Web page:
Jan. 3—Our planet’s climate is changing. There is no denying this fact, and there is no denying that hundreds of years of fossil fuel use are to blame.
Wall Street, rarely known for its high ethical standards, is finally realizing that the changing climate will negatively affect everyone on Earth, and some of the harshest effects will be economic.
For those still skeptical, why else would Larry Fink of BlackRock, the CEO of the largest investment firm in the world, state that “climate change has become a defining factor in companies’ long-term prospects” and pledge to incorporate climate risk in BlackRock’s investing decisions?
Like just about everything, climate change has morphed into a political left-versus-right wedge issue that divides us along party lines. However, the fact is climate change will affect every facet of our lives, irrespective of our party affiliations. The shifting climate is likely to have a devastating impact on our economy, and our investment portfolios will not be immune.
If we want to remain a prosperous society, we must deal with the problem now.
And as it turns out, helping mitigate climate change through your investment choices could be very profitable.
In the past, ESG (environmental, social and governance) investing was framed as a feel-good issue. Like a day trip to a spa, it felt wonderful but was expensive. Responsible investing sometimes required a sacrifice of accepting lower returns in exchange for avoiding the “bad apples.”
That isn’t the case anymore. As the ESG investing industry has grown and evolved, with economies of scale and improved technology, the costs to run ESG funds have fallen. As a result, the sustainable versions of mainstream investment indices have actually outperformed their conventional counterparts in recent decades.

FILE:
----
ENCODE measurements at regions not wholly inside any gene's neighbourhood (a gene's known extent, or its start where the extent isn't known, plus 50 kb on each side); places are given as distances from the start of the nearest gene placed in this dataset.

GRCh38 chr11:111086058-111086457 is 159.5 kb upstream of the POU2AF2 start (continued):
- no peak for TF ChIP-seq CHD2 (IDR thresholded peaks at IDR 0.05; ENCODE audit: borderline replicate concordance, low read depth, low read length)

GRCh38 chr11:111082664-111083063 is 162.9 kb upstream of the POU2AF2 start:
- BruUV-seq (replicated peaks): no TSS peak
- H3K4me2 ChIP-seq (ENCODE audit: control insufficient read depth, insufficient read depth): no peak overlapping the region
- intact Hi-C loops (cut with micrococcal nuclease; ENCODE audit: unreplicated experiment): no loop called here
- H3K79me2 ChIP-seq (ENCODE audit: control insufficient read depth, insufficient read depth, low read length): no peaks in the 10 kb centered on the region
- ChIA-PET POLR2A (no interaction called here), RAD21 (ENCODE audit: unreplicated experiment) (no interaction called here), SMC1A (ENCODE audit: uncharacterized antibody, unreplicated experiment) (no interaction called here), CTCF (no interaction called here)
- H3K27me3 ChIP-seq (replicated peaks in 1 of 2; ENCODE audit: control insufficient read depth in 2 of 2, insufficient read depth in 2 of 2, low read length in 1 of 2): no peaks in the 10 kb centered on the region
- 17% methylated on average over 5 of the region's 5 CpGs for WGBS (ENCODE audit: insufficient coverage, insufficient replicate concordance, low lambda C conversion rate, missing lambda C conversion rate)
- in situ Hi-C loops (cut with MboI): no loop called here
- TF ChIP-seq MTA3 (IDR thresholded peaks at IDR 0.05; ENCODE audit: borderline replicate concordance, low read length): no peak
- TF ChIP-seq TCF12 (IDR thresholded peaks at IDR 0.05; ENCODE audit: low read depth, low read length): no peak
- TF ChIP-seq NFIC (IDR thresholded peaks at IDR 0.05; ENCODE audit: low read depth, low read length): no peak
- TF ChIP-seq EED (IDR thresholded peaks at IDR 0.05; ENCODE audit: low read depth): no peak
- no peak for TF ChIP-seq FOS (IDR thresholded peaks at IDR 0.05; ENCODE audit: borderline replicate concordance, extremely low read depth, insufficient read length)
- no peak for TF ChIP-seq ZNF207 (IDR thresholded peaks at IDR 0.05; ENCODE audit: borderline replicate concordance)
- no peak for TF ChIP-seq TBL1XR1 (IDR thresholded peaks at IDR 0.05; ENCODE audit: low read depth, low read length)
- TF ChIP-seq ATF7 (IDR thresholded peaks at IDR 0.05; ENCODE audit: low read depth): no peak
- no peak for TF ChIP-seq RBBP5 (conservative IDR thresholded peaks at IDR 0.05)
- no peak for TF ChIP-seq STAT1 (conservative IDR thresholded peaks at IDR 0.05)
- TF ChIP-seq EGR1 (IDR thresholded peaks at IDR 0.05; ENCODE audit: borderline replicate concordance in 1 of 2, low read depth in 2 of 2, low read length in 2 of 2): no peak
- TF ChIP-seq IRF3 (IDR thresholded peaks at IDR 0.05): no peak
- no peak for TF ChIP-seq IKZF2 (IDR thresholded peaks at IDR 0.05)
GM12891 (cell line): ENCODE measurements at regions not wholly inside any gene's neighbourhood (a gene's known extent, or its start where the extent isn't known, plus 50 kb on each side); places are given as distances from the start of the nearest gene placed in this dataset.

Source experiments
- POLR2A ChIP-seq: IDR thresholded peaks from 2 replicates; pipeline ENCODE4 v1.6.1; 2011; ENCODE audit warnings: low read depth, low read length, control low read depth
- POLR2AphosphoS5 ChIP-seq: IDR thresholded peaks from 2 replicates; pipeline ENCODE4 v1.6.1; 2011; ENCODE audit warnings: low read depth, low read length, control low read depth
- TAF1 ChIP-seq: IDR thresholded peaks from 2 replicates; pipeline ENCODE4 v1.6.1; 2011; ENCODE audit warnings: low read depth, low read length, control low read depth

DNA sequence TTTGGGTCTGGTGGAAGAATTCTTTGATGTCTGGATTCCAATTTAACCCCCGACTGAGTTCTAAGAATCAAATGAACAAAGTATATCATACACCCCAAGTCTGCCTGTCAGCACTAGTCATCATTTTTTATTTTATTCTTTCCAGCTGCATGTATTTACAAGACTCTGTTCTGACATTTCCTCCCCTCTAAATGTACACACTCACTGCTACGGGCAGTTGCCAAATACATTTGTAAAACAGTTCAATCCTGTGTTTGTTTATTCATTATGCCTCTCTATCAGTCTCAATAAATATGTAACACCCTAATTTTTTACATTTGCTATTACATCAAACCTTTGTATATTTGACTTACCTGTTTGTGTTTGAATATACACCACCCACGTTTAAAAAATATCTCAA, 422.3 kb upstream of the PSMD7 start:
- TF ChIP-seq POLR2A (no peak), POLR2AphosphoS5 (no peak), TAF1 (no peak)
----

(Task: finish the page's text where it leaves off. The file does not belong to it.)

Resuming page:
For example, the MSCI KLD 400 Social Index is a collection of 400 U.S. stocks with outstanding ESG ratings. Over the past 10 years, the MSCI KLD 400 Social Index had an annualized return of 16.56 percent versus a 16.04 percent return compared to its benchmark.
If our children’s futures weren’t enough to consider, another reason you should care about sustainable investing is that it can produce competitive returns with less business risk.
In 2015, Oxford University conducted a meta-study of over 200 independent investigations into environmentally and socially responsible investing. Researchers found that firms operating with strong socially responsible principles are often better run and make for better investments.
ESG-based firms also tend to have lower market volatility and are less likely to be involved with fraud, corruption or bribery, making them prudent investments.
It makes sense that ESG funds may outperform their peers in the long run. Why? Because unsustainable companies are … unsustainable.
They sell products that may kill their customers. Think oil companies and cigarette makers. They operate in ways that jeopardize the lives of the people they claim to serve.
Even when these companies produce short-term profits, that’s a flawed long-term business model. Long-term growth requires long-term thinking. Who does that better than ESG-minded companies?
Simply put: Investing for the future while destroying the future makes no sense.
In an era of the great political divide, let’s try to make environmental considerations a political middle ground upon which we can all meet. It is in our individual and collective best interests to do so.
We all need to save and invest for retirement, and we need to save the planet. We want the highest possible returns on our investments while being good people. Investing responsibly can do it all.
I can’t promise anything about future returns in the stock market, but my money is on ESG investing.
Doug Lynam is a partner at LongView Asset Management in Santa Fe and a former Benedictine monk. He specializes in environmentally and socially responsible investments and is the author of From Monk to Money Manager: A Former Monk’s Financial Guide to Becoming A Little Bit Wealthy — And Why That’s Okay. Contact him at firstname.lastname@example.org